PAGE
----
Crucially, the Talking Book has specifically reduced inequalities for women. In Ghana, it taught women how to negotiate with middlemen, who were cheating them out of deals. By replaying recordings of people haggling until they settled upon a fair price, the women were able to realize the power of their voice and walk away from the unfair contracts that men demanded. In Kenya, messages targeting pregnant women resulted in a 110% increase in antenatal visits, and Talking Books were used in mother groups in Haiti to encourage learning and discussion.
Already, 33 Talking Book programs have been set up within the last 10 years. They span 13 countries in South Asia, Sub-Saharan Africa, and South America, reaching 1.2 million people so far. Owing to the diverse backgrounds of its users, the Talking Book can be programmed in any local language, using informative and entertaining content made through partnerships with local musicians and experts on agriculture, food security, climate change, health, or business. Information is updated quarterly to fit the planting seasons: Overall, the programs have increased crop production by 48%, compared to a reduction of 5% in control groups, thereby greatly improving the impoverished families’ incomes. Another type of update may include information about circulating diseases like COVID-19. Moreover, the device recharges using solar power to both conserve resources and acknowledge the absence of formal grid power in most locations.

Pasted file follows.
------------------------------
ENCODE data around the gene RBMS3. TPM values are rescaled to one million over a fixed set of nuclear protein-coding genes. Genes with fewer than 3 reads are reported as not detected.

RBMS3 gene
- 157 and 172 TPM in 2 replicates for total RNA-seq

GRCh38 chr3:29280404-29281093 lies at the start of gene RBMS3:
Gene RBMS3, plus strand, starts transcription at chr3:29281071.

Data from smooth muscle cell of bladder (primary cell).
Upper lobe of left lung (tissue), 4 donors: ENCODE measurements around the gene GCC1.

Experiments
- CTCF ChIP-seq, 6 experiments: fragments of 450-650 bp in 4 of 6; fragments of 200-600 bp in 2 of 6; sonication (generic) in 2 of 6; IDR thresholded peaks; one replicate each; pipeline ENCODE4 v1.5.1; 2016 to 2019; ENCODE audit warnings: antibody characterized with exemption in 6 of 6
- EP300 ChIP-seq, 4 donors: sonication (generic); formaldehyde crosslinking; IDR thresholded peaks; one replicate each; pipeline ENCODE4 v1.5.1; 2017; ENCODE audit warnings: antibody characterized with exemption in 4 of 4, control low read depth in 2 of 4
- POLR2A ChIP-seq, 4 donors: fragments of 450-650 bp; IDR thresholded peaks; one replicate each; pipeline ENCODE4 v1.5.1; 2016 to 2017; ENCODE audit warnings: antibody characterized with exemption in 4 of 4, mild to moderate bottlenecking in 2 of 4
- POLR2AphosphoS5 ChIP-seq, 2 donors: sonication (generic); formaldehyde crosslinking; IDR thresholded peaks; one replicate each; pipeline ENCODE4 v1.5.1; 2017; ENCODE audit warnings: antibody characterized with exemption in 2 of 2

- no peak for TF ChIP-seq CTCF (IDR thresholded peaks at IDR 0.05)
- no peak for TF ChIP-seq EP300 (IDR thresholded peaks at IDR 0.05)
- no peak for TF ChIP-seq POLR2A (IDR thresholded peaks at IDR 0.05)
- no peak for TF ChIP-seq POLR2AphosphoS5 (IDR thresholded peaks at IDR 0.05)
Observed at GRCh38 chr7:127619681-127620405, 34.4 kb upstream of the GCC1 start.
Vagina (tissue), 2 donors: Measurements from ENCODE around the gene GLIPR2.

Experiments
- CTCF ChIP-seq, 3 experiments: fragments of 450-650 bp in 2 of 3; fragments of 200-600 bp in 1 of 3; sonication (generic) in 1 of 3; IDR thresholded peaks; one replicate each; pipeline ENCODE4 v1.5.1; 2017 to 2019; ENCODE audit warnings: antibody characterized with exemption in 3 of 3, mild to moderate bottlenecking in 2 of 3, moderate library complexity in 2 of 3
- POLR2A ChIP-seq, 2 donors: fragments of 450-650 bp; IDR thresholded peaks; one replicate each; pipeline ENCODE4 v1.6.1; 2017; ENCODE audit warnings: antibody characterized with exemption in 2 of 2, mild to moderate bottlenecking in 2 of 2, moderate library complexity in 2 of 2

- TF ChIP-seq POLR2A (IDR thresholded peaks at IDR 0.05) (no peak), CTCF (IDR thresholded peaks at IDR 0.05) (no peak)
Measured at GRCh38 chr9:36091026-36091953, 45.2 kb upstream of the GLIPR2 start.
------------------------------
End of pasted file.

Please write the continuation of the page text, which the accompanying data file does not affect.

The Amplio program is funded by a wide array of international stakeholders, including CARE International and the World Cocoa Foundation. Many of the directors of these programs sit on Amplio’s board of directors, such as Tim Akimbo, a Nigerian computer engineer. Among the other directors are educators, computer scientists, and a judicial commissioner, with degrees ranging from science and engineering to media and international development. By incorporating perspectives from people of all genders and backgrounds, Amplio can make the best possible decisions on how to continue serving communities around the world.
Thanks to the engineers’ prowess, the Amplio Talking Book has been able to significantly improve the lives of marginalized communities. By empowering women and informing them about the topics most relevant to their lives, everyone can use their voice to earn a better living. With a quarter of the world’s population feeding the other 73 percent, these underdeveloped communities need all the help they can get, and engineering is the key to their sustainability.
View Katherine Liu’s essay and bibliography on the EngineerGirl website.
Katherine Liu is a high school student in Sugarland, TX. Her favorite subjects include math, science, and Spanish. Outside of school, Katherine enjoys swimming, art, writing, and eating shredded cheese straight from the bag. She also volunteers for INTEGIRLS, a student-led global nonprofit bridging the gender gap in competitive problem-solving.
EngineerGirl is a National Academy of Engineering (NAE) outreach program that highlights exciting engineering opportunities, especially for girls and women.